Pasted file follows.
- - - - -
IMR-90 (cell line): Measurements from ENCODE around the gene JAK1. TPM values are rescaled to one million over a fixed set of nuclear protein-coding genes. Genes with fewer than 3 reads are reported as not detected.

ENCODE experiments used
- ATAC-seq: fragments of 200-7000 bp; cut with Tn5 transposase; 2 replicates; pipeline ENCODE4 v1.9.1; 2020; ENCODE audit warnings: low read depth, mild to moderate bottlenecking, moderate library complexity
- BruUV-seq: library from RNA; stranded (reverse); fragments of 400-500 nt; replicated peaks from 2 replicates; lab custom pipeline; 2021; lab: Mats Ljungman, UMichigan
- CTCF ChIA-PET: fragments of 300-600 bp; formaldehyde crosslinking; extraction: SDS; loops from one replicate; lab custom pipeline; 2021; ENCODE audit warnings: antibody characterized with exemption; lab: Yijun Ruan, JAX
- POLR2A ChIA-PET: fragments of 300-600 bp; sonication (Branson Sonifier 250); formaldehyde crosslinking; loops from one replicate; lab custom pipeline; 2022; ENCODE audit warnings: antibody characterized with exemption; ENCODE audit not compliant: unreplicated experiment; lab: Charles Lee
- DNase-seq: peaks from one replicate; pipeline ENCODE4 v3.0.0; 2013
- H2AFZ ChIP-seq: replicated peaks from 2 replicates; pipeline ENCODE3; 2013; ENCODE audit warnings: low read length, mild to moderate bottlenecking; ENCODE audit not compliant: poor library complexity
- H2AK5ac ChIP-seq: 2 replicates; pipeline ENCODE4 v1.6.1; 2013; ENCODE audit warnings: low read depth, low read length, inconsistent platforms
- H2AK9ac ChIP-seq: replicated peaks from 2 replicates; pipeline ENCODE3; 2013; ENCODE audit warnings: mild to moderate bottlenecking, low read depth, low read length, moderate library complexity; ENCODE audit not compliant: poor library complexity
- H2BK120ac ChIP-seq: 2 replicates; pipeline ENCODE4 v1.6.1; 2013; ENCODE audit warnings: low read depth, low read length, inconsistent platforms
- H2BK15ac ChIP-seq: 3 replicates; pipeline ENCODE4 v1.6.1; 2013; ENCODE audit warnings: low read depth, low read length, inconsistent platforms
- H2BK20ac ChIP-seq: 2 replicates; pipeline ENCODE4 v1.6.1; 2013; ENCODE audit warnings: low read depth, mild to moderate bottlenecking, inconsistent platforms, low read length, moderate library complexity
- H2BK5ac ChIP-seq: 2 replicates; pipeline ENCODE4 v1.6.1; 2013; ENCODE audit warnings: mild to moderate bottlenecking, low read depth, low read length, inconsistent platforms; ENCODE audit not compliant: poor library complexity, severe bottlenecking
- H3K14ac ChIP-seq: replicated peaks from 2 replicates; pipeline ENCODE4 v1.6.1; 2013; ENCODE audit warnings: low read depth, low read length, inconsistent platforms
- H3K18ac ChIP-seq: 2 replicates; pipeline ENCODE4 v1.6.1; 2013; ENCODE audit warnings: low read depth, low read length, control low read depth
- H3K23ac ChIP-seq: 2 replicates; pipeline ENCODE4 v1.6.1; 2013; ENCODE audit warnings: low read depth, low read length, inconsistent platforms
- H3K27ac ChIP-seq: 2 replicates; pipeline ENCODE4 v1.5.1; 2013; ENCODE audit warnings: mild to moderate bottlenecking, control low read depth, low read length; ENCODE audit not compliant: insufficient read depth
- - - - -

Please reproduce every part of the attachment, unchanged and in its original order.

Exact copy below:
IMR-90 (cell line): Measurements from ENCODE around the gene JAK1. TPM values are rescaled to one million over a fixed set of nuclear protein-coding genes. Genes with fewer than 3 reads are reported as not detected.

ENCODE experiments used
- ATAC-seq: fragments of 200-7000 bp; cut with Tn5 transposase; 2 replicates; pipeline ENCODE4 v1.9.1; 2020; ENCODE audit warnings: low read depth, mild to moderate bottlenecking, moderate library complexity
- BruUV-seq: library from RNA; stranded (reverse); fragments of 400-500 nt; replicated peaks from 2 replicates; lab custom pipeline; 2021; lab: Mats Ljungman, UMichigan
- CTCF ChIA-PET: fragments of 300-600 bp; formaldehyde crosslinking; extraction: SDS; loops from one replicate; lab custom pipeline; 2021; ENCODE audit warnings: antibody characterized with exemption; lab: Yijun Ruan, JAX
- POLR2A ChIA-PET: fragments of 300-600 bp; sonication (Branson Sonifier 250); formaldehyde crosslinking; loops from one replicate; lab custom pipeline; 2022; ENCODE audit warnings: antibody characterized with exemption; ENCODE audit not compliant: unreplicated experiment; lab: Charles Lee
- DNase-seq: peaks from one replicate; pipeline ENCODE4 v3.0.0; 2013
- H2AFZ ChIP-seq: replicated peaks from 2 replicates; pipeline ENCODE3; 2013; ENCODE audit warnings: low read length, mild to moderate bottlenecking; ENCODE audit not compliant: poor library complexity
- H2AK5ac ChIP-seq: 2 replicates; pipeline ENCODE4 v1.6.1; 2013; ENCODE audit warnings: low read depth, low read length, inconsistent platforms
- H2AK9ac ChIP-seq: replicated peaks from 2 replicates; pipeline ENCODE3; 2013; ENCODE audit warnings: mild to moderate bottlenecking, low read depth, low read length, moderate library complexity; ENCODE audit not compliant: poor library complexity
- H2BK120ac ChIP-seq: 2 replicates; pipeline ENCODE4 v1.6.1; 2013; ENCODE audit warnings: low read depth, low read length, inconsistent platforms
- H2BK15ac ChIP-seq: 3 replicates; pipeline ENCODE4 v1.6.1; 2013; ENCODE audit warnings: low read depth, low read length, inconsistent platforms
- H2BK20ac ChIP-seq: 2 replicates; pipeline ENCODE4 v1.6.1; 2013; ENCODE audit warnings: low read depth, mild to moderate bottlenecking, inconsistent platforms, low read length, moderate library complexity
- H2BK5ac ChIP-seq: 2 replicates; pipeline ENCODE4 v1.6.1; 2013; ENCODE audit warnings: mild to moderate bottlenecking, low read depth, low read length, inconsistent platforms; ENCODE audit not compliant: poor library complexity, severe bottlenecking
- H3K14ac ChIP-seq: replicated peaks from 2 replicates; pipeline ENCODE4 v1.6.1; 2013; ENCODE audit warnings: low read depth, low read length, inconsistent platforms
- H3K18ac ChIP-seq: 2 replicates; pipeline ENCODE4 v1.6.1; 2013; ENCODE audit warnings: low read depth, low read length, control low read depth
- H3K23ac ChIP-seq: 2 replicates; pipeline ENCODE4 v1.6.1; 2013; ENCODE audit warnings: low read depth, low read length, inconsistent platforms
- H3K27ac ChIP-seq: 2 replicates; pipeline ENCODE4 v1.5.1; 2013; ENCODE audit warnings: mild to moderate bottlenecking, control low read depth, low read length; ENCODE audit not compliant: insufficient read depth